When it comes to marketing, there are some fundamentals that never change, like the four P’s (price, product, promotion, and placement). Much of marketing, however, is like technology – constantly changing.
Blogging has been undergoing a big change over the past couple of years, mostly due to content saturation and information overload. As a blogger, I have to keep on top of things, so based on what I’ve seen and read, here’s how I think blogging will change in 2016:
Your blog will morph into a mini-library
Blogs are no longer made up of only articles. Content that was once siloed (the photo gallery is over there, the blog is here, and the podcasts are yonder) is now finding a home in one spot – the blog.
Many blogs now include videos, photo galleries from events, and webinar and podcast recordings, among other rich content. Content is still long-form, but it’s not necessarily written – and that’s a big change as well.
You’ll need to include videos
Just as visual and video content are taking over social media, I think they’ll begin to play a much more prominent role on blogs. Due to time constraints, many people prefer to watch a one-minute video than to read a 350-word missive. If you want to engage people, start including videos (this is on my to-do list as well).
Your blog needs a niche
Because there is so much information out there, the only way for your blog to stand out is to find a niche that has yet to be fully tapped. The niche could be a topic or it could be focused on a single persona. Either way, produce helpful content on a regular basis, and the search engines will reward you.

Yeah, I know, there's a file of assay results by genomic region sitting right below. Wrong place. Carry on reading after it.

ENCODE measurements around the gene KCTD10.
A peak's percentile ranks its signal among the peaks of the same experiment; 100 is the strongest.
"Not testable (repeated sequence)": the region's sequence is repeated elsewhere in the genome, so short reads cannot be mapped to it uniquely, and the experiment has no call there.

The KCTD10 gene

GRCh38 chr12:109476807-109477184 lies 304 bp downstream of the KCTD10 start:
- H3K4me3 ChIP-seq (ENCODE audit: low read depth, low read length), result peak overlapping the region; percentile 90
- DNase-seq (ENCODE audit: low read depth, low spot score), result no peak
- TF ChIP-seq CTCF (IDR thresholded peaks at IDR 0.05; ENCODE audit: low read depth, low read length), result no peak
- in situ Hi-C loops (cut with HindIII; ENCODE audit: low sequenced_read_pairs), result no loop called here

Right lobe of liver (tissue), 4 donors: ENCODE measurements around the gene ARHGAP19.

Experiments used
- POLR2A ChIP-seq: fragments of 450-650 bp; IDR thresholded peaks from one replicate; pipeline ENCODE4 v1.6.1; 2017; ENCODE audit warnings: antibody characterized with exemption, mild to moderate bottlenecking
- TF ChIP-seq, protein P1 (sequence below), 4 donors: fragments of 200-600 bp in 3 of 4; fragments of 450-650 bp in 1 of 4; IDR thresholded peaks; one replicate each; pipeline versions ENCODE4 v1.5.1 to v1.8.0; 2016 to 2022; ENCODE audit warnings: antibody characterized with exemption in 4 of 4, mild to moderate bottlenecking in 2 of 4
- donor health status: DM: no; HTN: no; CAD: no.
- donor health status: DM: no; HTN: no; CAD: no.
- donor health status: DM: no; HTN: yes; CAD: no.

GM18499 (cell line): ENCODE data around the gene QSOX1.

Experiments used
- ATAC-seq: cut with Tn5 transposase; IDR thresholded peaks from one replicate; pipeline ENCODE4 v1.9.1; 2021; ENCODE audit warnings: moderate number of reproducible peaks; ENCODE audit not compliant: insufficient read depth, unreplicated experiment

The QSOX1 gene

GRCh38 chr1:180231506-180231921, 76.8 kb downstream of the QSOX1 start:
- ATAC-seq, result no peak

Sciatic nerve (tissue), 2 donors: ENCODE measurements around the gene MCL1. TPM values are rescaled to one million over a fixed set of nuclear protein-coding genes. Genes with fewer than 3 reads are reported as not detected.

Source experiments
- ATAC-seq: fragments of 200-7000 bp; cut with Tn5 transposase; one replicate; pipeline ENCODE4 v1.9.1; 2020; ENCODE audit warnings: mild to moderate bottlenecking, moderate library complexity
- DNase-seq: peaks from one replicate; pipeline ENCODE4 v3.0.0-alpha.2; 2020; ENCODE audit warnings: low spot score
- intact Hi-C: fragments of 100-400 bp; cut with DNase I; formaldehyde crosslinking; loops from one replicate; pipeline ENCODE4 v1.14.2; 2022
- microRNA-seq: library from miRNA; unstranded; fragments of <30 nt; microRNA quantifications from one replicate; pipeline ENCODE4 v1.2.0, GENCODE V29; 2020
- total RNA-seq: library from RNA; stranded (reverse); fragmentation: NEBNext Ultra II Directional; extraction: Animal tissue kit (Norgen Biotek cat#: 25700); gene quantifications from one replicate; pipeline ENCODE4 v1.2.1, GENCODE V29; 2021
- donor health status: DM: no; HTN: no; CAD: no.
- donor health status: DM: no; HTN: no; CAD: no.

You need to start publishing outside of your site
Last year, I read that Guy Kawasaki publishes almost all of his articles on LinkedIn rather than his own blog. The reason: Greater exposure faster. LinkedIn, to its credit, has turned itself into a publishing platform, but you don’t need to be Guy Kawasaki to reap the rewards. It’s worked beautifully for me personally, too.
Shift your focus from publishing only to distributing, too
Inbound marketing used to be more powerful than it is today. Even a few years ago, the simple act of hitting the publish button helped people find your content. No longer. Now you need to focus as much on distribution as publishing. After you hit “publish,” share your posts on multiple channels multiple times.
How has your blog changed over the years? What do you plan on doing differently in 2016?